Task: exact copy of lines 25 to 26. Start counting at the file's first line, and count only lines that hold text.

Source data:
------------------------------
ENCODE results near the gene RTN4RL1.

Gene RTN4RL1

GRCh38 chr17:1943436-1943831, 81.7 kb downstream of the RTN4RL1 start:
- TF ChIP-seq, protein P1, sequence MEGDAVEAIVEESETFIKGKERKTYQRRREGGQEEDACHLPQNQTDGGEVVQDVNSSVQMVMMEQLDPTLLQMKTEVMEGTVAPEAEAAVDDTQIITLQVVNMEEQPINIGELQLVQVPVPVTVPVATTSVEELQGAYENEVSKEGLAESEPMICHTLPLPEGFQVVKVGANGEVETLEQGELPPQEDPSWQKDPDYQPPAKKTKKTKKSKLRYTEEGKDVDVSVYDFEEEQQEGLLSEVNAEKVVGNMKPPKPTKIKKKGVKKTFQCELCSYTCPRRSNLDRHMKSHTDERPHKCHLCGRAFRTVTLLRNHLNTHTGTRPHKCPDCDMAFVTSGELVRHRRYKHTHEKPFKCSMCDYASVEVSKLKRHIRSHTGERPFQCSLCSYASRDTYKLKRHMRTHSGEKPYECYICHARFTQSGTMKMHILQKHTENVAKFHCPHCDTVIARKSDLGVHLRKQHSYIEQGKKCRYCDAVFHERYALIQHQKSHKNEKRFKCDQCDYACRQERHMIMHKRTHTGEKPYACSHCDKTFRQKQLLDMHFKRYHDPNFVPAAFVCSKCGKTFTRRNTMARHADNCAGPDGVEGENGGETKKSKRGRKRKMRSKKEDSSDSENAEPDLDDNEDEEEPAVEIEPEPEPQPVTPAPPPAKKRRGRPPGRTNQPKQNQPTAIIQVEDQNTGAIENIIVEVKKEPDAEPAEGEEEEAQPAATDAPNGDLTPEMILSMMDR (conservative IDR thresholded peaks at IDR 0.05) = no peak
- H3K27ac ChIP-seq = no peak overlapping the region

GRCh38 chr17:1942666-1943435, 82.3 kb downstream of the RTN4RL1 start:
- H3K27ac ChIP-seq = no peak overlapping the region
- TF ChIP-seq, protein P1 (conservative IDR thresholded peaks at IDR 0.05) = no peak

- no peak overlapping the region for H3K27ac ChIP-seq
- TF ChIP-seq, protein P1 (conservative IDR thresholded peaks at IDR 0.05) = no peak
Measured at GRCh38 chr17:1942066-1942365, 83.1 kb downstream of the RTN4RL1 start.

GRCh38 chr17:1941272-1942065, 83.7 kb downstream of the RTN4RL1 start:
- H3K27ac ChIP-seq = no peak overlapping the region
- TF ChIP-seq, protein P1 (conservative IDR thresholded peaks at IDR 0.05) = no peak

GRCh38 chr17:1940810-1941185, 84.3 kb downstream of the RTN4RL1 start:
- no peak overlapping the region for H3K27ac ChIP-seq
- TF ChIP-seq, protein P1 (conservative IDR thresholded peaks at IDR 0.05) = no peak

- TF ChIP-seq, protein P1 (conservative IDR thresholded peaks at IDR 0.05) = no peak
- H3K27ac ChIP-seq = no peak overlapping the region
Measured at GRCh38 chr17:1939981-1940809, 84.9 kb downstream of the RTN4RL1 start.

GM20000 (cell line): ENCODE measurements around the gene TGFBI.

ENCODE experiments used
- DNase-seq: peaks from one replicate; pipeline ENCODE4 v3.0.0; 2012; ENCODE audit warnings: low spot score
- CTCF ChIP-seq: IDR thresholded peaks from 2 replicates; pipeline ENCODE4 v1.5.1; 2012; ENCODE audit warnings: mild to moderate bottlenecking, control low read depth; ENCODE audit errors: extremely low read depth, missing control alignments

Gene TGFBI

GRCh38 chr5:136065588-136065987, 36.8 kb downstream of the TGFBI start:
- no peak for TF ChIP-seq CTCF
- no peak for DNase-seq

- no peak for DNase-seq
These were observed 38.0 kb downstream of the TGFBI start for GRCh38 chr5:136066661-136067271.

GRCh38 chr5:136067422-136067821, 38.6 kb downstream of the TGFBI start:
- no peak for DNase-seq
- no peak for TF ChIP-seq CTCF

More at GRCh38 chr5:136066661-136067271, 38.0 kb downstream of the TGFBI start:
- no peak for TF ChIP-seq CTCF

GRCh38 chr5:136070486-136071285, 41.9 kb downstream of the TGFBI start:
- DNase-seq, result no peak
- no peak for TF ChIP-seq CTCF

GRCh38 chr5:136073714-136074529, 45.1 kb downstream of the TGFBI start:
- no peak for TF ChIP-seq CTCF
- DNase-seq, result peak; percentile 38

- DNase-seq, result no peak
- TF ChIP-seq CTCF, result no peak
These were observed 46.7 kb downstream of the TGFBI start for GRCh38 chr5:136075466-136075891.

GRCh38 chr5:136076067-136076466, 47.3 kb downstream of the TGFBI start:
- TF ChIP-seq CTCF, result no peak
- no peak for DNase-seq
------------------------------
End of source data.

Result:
Gene TGFBI

GRCh38 chr5:136065588-136065987, 36.8 kb downstream of the TGFBI start: